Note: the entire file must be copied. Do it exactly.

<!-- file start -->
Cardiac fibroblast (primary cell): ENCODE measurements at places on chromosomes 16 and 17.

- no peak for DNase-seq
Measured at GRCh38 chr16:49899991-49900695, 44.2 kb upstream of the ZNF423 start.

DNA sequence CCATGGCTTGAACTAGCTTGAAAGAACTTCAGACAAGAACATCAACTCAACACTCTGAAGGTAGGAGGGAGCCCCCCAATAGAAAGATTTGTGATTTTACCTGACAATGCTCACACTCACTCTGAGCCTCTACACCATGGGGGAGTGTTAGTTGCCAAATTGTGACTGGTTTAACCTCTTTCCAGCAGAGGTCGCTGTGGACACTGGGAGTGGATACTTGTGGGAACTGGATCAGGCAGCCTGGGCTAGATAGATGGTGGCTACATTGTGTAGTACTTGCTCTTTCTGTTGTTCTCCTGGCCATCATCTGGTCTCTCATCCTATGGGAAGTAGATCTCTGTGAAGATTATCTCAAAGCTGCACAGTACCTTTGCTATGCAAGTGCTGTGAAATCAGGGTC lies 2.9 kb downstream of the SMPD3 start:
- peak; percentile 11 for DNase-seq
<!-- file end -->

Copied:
Cardiac fibroblast (primary cell): ENCODE measurements at places on chromosomes 16 and 17.

- no peak for DNase-seq
Measured at GRCh38 chr16:49899991-49900695, 44.2 kb upstream of the ZNF423 start.

DNA sequence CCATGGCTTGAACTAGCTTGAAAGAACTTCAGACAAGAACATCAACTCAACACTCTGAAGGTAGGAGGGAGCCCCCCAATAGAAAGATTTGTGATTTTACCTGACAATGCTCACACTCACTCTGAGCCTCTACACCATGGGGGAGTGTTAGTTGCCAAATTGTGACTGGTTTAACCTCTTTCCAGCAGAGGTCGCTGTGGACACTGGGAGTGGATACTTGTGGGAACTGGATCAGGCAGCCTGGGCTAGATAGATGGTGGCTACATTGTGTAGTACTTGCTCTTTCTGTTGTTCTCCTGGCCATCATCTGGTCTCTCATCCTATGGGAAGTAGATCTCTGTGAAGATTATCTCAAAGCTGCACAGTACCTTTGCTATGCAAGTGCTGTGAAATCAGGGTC lies 2.9 kb downstream of the SMPD3 start:
- peak; percentile 11 for DNase-seq